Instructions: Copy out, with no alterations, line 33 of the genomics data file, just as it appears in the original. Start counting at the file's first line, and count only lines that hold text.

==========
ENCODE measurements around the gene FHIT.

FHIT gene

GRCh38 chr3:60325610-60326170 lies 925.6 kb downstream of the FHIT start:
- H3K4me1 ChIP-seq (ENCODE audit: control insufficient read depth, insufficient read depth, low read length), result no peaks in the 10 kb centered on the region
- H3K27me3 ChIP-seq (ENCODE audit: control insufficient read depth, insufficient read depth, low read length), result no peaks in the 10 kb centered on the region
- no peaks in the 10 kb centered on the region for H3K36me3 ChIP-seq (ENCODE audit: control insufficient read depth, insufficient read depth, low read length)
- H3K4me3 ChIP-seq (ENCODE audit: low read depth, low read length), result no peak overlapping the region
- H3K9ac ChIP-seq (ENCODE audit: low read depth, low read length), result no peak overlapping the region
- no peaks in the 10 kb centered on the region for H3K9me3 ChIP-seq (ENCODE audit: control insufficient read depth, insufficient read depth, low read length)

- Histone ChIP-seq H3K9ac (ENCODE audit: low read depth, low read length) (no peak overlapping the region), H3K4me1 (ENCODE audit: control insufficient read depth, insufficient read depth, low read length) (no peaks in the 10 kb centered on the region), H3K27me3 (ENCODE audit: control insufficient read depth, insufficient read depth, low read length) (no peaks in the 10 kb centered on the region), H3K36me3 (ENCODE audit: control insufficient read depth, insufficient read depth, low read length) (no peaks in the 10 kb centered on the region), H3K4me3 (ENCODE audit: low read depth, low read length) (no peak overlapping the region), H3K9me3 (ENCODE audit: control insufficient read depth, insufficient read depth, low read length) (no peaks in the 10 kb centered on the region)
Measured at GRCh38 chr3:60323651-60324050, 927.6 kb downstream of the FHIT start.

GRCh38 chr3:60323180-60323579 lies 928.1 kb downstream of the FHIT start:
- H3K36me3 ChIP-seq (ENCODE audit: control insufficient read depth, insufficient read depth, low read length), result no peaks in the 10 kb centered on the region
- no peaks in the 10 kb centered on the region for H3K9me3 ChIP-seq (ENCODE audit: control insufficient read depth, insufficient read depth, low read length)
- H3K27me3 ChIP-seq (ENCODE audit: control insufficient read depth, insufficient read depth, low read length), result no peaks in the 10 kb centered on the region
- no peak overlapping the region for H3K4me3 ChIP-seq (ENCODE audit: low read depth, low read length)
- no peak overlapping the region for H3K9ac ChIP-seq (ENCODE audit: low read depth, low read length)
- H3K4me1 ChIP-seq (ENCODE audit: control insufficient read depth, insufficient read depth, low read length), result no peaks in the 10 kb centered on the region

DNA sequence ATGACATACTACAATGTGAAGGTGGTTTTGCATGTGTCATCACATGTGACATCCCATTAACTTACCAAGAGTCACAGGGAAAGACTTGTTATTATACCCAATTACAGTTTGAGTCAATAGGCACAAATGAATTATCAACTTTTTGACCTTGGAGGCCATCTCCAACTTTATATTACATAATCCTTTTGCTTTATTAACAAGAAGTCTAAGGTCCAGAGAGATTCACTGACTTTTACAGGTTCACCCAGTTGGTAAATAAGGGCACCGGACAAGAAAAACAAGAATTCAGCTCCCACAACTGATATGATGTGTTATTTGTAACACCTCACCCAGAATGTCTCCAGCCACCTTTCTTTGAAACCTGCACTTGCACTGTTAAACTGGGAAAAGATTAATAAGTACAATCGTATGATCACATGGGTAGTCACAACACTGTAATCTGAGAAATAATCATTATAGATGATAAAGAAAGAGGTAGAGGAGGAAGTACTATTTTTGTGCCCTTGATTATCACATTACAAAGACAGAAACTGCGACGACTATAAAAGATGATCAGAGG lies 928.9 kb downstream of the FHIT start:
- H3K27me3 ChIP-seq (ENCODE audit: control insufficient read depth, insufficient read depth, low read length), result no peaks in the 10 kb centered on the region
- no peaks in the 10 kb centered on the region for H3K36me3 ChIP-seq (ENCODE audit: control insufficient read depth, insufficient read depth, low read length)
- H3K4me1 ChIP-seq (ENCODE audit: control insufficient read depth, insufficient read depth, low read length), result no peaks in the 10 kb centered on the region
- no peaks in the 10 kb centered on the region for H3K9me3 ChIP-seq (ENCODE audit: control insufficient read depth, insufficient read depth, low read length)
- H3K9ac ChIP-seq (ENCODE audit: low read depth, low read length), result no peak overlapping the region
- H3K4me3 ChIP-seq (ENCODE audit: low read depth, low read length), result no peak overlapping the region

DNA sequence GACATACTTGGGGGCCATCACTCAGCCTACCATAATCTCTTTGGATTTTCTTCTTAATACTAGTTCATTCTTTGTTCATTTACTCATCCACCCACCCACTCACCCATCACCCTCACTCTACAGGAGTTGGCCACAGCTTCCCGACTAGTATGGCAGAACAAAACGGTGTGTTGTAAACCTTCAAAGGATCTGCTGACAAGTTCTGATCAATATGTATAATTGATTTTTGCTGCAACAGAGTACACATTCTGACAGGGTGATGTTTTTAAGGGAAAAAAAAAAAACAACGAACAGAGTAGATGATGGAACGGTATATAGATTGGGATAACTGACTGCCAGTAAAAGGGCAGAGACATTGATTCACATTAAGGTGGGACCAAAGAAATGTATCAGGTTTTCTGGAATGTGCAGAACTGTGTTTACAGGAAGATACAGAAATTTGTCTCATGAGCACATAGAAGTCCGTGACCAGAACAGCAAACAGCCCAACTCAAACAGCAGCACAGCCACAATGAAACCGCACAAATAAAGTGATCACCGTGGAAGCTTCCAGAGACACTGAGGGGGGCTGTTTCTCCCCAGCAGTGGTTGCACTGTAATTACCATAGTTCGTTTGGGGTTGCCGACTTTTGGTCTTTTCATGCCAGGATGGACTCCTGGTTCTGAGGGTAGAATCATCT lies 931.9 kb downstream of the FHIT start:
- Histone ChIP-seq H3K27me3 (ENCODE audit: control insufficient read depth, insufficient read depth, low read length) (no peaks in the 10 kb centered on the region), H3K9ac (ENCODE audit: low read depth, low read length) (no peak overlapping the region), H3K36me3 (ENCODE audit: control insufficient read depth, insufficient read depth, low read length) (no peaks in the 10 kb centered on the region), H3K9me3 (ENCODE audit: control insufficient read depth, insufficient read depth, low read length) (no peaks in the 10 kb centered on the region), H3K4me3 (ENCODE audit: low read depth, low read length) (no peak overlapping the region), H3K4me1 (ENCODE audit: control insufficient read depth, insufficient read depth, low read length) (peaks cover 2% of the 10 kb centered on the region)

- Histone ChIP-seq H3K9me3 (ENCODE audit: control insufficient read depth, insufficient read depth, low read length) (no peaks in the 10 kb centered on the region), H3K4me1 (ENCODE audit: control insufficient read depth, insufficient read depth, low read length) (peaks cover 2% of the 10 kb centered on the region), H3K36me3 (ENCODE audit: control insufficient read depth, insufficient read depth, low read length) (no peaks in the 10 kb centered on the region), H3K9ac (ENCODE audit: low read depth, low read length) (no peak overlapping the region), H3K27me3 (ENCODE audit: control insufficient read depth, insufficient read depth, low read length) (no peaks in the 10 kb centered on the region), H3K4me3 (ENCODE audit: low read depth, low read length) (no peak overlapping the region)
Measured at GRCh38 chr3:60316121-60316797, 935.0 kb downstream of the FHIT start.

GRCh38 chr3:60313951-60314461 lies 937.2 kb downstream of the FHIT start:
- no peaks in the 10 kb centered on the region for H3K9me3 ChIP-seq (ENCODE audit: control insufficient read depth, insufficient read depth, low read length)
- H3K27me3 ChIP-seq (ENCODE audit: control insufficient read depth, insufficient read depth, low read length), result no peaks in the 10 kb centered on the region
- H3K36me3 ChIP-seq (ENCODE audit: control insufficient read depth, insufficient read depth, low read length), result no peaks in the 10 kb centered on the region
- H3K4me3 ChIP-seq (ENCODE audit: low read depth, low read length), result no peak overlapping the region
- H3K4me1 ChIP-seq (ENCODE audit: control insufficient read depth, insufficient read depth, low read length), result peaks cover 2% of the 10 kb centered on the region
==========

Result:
- H3K36me3 ChIP-seq (ENCODE audit: control insufficient read depth, insufficient read depth, low read length), result no peaks in the 10 kb centered on the region